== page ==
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Sunday, November 12, 2006
PoliColumn I (Alabama Politics)
By Dr. Steven Taylor @ 10:30 am

From today’s Birmingham News:

Now, watch post-election drama of politics play out
Sunday, November 12, 2006
STEVEN L. TAYLOR

Election night was great drama in terms of the national races. We saw a change in control of the Congress for the first time in a dozen years. Democrats are returned to power. By comparison, the Alabama contests were dull - or were they?

Certainly the congressional races in Alabama were deadly boring - three members of the state congressional delegation had no opposition and the other four faced anemic opponents. The closet race was in eastern Alabama’s District 3 where Mike Rogers, the incumbent Republican, bested Democrat Greg Pierce with 60 percent of the vote.

I would note that despite all the national hoopla, the truth of the matter is most of the country was in a similar position as Alabama: They, too, had little drama over their congressional elections. Of the 38 Senate seats that were on the ballot this year, only eight of the contests had a real chance of going either way. And of the 435 House seats that were on the ballot, we saw only (as of this writing, some are undecided still) 29 that changed partisan hands from last election to this one.

Of course, the biggest race of the night in Alabama was the governor’s race, where incumbent Gov. Bob Riley handily defeated Lt. Gov. Lucy Baxley by 16 points. However, there was some drama over the election of Baxley’s replacement, wherein an old guard Democrat, former Gov. Jim Folsom, bested GOP newcomer Luther Strange for the second seat in the constellation of Alabama executive offices.

This leaves Riley with a Democratic lieutenant governor and a Democratic Legislature, and so it will be interesting to see how he will be able to govern over the next four years. Will Riley be able to implement his ambitious “Plan 2010″ or will it be dead on the vine? That depends if Riley can find enough Democrats to join Republicans, and that a call for the Legislature to make.

Also, does Folsom’s re-entry into state politics signal he will seek the governorship in 2010? And if not, where will the Democratic Party find its next great hope?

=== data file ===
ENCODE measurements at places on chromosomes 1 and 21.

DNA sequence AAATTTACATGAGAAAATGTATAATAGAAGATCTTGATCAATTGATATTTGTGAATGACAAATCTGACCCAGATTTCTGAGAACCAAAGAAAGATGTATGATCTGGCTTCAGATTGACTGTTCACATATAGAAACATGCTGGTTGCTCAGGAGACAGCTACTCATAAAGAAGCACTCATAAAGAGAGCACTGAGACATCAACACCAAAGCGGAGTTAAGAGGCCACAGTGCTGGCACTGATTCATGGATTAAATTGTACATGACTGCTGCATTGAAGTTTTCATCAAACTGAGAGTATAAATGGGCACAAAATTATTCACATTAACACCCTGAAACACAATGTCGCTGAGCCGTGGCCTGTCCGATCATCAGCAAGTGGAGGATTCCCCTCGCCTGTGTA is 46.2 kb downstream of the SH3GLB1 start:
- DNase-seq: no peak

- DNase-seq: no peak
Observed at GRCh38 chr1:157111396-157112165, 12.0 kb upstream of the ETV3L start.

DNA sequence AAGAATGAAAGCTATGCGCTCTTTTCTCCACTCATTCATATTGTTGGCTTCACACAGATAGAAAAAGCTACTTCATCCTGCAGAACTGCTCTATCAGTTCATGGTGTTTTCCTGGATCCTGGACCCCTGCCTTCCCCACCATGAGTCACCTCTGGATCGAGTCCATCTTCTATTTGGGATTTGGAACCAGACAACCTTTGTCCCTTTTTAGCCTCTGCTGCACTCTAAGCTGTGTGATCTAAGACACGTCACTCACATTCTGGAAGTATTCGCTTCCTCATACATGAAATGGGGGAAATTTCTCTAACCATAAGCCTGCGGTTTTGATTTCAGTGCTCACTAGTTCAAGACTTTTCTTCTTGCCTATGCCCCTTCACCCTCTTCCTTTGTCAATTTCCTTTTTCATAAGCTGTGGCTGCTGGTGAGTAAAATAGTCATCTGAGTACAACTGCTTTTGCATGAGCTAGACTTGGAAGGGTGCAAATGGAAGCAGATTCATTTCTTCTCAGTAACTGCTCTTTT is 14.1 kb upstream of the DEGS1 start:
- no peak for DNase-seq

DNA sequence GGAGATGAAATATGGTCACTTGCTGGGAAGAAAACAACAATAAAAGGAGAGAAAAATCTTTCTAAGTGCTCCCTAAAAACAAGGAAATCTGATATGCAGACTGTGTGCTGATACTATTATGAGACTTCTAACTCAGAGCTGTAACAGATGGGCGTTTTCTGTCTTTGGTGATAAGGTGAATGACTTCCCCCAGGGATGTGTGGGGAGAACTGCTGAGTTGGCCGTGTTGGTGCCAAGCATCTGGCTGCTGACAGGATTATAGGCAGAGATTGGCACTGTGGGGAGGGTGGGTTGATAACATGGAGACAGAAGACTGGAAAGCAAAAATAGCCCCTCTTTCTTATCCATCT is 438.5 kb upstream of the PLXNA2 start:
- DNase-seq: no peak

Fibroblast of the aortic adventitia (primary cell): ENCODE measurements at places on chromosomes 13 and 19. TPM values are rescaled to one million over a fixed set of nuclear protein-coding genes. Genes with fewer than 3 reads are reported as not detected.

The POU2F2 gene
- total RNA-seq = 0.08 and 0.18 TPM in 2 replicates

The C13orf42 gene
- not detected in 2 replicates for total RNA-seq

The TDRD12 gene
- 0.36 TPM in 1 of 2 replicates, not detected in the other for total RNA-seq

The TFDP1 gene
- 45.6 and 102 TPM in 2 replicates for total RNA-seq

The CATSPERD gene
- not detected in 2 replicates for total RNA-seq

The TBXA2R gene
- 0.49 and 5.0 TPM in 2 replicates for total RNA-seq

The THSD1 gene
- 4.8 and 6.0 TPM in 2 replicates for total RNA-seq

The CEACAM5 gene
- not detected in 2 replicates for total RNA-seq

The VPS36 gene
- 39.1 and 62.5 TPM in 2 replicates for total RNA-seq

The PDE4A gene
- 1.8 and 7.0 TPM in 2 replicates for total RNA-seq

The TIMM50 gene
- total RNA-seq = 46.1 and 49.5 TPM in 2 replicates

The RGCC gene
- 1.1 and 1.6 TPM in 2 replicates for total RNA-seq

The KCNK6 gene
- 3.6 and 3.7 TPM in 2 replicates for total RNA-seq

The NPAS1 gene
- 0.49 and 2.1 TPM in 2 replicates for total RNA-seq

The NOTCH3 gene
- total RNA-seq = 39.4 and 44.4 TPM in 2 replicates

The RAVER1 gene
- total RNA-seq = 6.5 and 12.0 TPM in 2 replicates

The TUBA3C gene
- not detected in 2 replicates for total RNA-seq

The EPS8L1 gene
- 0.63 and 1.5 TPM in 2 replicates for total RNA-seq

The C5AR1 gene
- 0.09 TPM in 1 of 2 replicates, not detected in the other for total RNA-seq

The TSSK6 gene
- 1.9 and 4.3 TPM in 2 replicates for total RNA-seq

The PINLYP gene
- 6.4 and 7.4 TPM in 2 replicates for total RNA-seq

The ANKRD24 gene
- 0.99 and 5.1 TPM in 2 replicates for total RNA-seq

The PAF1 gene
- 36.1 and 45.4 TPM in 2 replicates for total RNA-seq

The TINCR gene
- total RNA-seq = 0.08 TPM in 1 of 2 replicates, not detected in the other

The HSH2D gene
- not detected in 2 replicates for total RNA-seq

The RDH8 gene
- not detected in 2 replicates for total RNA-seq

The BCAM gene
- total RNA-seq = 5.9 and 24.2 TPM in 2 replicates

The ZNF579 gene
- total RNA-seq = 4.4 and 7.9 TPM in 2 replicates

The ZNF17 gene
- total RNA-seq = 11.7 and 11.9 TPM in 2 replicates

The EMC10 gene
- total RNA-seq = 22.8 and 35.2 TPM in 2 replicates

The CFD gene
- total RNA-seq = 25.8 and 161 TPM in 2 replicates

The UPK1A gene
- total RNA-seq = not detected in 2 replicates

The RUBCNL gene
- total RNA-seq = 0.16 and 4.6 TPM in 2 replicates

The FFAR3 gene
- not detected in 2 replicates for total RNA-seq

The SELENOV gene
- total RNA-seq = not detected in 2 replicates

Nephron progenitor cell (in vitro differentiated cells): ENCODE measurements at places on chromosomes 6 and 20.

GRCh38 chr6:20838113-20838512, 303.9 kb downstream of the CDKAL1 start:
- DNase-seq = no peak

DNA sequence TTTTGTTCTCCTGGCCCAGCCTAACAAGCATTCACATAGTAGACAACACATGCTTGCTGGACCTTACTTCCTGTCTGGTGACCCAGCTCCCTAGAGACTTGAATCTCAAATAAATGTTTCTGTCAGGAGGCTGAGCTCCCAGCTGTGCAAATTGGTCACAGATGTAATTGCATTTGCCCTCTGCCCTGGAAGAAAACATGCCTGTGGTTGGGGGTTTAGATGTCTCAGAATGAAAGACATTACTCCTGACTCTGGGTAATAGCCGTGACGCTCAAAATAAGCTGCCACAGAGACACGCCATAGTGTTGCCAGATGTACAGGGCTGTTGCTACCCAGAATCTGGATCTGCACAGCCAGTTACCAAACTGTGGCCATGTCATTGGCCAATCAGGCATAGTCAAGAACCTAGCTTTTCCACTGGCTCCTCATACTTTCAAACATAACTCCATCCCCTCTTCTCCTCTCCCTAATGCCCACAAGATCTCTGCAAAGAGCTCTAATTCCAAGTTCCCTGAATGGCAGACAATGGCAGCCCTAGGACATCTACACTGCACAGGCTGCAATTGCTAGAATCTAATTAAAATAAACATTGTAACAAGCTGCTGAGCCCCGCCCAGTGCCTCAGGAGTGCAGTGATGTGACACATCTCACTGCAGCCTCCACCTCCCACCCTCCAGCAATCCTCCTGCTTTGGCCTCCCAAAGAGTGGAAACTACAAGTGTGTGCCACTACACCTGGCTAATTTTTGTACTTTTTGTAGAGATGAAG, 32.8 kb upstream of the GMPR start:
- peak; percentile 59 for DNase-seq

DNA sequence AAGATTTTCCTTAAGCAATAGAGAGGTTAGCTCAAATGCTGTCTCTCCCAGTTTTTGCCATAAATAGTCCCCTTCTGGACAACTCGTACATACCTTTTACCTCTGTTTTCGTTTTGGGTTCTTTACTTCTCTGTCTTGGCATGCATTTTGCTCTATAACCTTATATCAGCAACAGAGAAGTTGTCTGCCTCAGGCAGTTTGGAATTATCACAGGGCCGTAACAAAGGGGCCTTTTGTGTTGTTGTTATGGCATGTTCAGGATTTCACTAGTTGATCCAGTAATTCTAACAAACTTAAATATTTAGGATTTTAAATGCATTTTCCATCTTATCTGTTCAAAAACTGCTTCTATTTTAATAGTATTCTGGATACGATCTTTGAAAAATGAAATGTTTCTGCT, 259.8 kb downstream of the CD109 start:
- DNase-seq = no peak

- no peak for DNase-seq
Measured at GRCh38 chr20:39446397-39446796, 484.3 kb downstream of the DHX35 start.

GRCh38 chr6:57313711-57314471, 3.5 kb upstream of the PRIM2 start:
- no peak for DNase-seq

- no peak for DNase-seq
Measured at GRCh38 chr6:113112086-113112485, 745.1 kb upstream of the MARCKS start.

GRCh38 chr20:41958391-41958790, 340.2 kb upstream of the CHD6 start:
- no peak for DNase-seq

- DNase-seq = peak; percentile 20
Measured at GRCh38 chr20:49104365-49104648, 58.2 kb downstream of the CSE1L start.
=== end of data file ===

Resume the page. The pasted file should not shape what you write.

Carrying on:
Another interesting bit of surprise on election night was the defeat of Drayton Nabers by Sue Bell Cobb in the race for chief justice of the state Supreme Court. Nabers was looking to win election to a full term after he was appointed to the position by Riley in 2004 to replace Roy Moore. One wonders whether Nabers’ defeat was the result of the tenor of the television ad campaign or if there was residual resentment among some Republicans over the removal of Justice Moore from the bench over the Ten Commandments monument.

These questions surface not because of specific surprise about Cobb but, rather, because of the general Republican trends in the state. For example, Riley received 717,287 votes and Nabers only 565,571. In fact, Nabers received one of the lowest vote totals of any GOP candidate running for major state office. Of course, Cobb has long been a popular appeals court judge, and Nabers was making his first run for public office.

Another surprise was the ease by which Amendment 2 passed. Yes, it helped radically that the amendment only affected 30 school districts and so it was a freebie, so to speak, for most residents. Still, Alabamians tend to break out in hives when anything that even mildly smacks of a tax increase appears on the ballot. For example, it was just two years ago that voters rejected an amendment to remove racist language from the state constitution because some in the state argued it would result in, through a complex process, tax increases. As such, the passage of Amendment 2 by wide margins is encouraging.

So, it is true there wasn’t much nail-biting in Alabama’s statewide elections - except by the candidates. Now we get to sit back and see how it all plays out. Can Riley and Folsom and the Democrats work together? How will the legislature respond? Will the state’s economy continue to provide budget surpluses, or will a slow-down lead to squabbles over money? How will Cobb, as chief justice and a Democrat on an otherwise Republican court, function? How will the school districts deal with their new Amendment 2 mandate?

Stay tuned. The drama of politics is always on the air.

Filed under: US Politics, My Columns, Alabama Politics, 2006 Elections | |Send TrackBack

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